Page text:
Oh how maligned the term avoidance.
Oh the haters.  

But what if avoidance was a winning strategy? 

What if avoiding fixing a problem was the best way toward solving it? 

Stay with me. 

First, let’s define our terms. Avoidance is “the action of keeping away from or not doing something.” For the sake of this discussion, I’m not talking about avoiding your emotions, feelings or commitments. I’m using avoidance in the context of over-thinkers who endlessly ruminate over an unsolved problem requiring endless charges up the hill –usually with little to show for it, and at pretty big costs. 

To people like us, problem solving is seen as heroic and avoidance is seen as lazy, unproductive–even irresponsible or weak.  But what if we flipped it?

What if deliberate avoidance was the best, highest use of your time and a powerful way toward a solution? That’s been my experience. Over again, I’ve seen the pattern. Taking a break from solution-ing is the most powerful tool we have to create breakthrough.

This is why I’m so committed to the power of intentional pause as a tool for clarity, inner guidance and inspired action.  

Think about it. Avoidance is a natural reaction to things feeling stuck, hard and grind-y. It’s a signal that enormous effort is likely required to move the boulder just an inch up the proverbial hill.  So why do we judge ourselves for avoiding it when it’s quite legitimate to do so? Why not conserve our energy and put it somewhere more powerful and playful?  Yes, we can force it.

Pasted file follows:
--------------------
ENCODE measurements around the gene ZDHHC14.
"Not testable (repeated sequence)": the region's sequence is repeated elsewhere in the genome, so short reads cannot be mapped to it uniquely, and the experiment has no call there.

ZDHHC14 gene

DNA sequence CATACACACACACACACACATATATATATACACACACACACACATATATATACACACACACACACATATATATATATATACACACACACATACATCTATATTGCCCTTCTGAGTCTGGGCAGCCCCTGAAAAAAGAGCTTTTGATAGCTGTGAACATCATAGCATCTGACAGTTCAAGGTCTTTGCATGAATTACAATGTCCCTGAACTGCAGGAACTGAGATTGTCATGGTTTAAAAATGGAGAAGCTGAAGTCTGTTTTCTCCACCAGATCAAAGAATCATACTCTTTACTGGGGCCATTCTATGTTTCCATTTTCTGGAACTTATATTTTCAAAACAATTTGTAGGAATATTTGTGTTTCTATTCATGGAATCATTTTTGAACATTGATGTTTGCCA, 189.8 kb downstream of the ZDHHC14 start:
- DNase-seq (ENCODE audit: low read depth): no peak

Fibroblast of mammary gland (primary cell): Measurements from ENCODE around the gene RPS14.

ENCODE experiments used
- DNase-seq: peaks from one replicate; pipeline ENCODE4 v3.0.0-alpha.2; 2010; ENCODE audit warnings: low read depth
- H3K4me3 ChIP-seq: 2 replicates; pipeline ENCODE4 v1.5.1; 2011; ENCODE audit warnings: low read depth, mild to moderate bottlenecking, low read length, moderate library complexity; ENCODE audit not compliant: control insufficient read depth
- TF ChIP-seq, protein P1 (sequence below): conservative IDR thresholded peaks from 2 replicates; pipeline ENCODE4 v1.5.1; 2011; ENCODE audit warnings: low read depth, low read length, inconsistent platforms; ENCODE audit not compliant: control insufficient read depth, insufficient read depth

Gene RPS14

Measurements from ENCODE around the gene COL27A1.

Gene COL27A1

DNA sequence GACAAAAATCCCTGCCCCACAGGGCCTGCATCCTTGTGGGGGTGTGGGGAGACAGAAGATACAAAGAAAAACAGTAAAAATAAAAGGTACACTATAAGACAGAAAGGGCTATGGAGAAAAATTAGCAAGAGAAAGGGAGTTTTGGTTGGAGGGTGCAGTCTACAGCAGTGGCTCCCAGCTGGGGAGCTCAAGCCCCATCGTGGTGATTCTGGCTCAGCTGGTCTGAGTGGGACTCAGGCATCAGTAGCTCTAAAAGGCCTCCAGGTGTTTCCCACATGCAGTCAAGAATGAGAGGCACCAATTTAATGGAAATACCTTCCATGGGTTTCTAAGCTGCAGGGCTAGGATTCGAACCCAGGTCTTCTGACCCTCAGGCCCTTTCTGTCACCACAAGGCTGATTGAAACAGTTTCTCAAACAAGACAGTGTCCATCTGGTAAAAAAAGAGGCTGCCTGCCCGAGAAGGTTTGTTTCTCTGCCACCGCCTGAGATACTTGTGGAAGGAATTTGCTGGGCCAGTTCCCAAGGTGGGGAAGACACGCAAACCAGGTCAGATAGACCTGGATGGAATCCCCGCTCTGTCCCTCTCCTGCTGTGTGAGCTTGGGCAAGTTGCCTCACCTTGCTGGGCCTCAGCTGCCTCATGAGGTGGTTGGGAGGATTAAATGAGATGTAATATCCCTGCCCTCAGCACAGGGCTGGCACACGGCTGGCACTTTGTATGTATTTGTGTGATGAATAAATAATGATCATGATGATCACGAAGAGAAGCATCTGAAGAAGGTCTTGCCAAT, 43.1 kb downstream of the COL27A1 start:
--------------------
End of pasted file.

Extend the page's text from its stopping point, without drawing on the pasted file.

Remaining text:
And we do.

But instead of “powering through,” what if we allowed it to be stuck? What if we removed the need to solve it? Fix it? Make it happen?

What then? 

What if we just left the problem where it is and intentionally changed the subject? This has happened to me several times since starting my business. I started analyzing a problem or decision. I started the mental spin of pros and cons, shoulds and coulds, with no one solution getting traction.

Nothing clicking.  

Then, after noticing that my mind had become obsessed with the fixing of it, and it covered no new ground, and it took up a lot of mental and emotional resources, I had a choice to make.

I could continue to rev, or I could release it.  

I’ve done this deliberately now on some pretty high-stakes decisions and I’m rewarded with powerful insight every time.

Backing off the solution-ing and using that time instead to engage in activities I love–learning new subjects, taking walks, listening to interviews of inspiring people–is the way I move forward.

Paradoxically, when I’m avoiding fixing a problem, I’m more productive at solving it. It’s in this pause when the aha always comes. I’m most productive when I’m actively avoiding the old tired path and stepping into new fertile territory: new ideas, vistas, possibilities.

From this new space, insight is born. Then I’m able to move forward on that old “problem” with new and fresh ideas. Or I realize that the old problem isn’t worth solving, it was the wrong question.  

This month, play with the idea of avoidance as a winning strategy. See what happens when you back off from fixing. Notice what it feels like to honor the urge to avoid something that’s stuck and intentionally, deliberately change the subject.

Fill the time you normally use to fret, worry and puzzle over with activities that are fun, inspiring and restful. And then listen for the breakthrough.  

Three avoidance activities that really paid off for me this week were: Marie Kondo-ing two kitchen drawers, total daydreaming while on a hike, and reading a random chapter from a book on intuition.

All of these helped bust me through a funk I had around a planning decision. 

Now your turn. 

And drop me a note letting me know how it goes. Extra credit points if you can do it with a sense of trust that the solution is on its way. 

Meredith Vaish
Chief Clarity Officer, Pause Box
P.S. If you’re interested in hearing more about the power of taking a break (and how a forced pause turned out to be the best thing that happened to me), listen to this recent interview.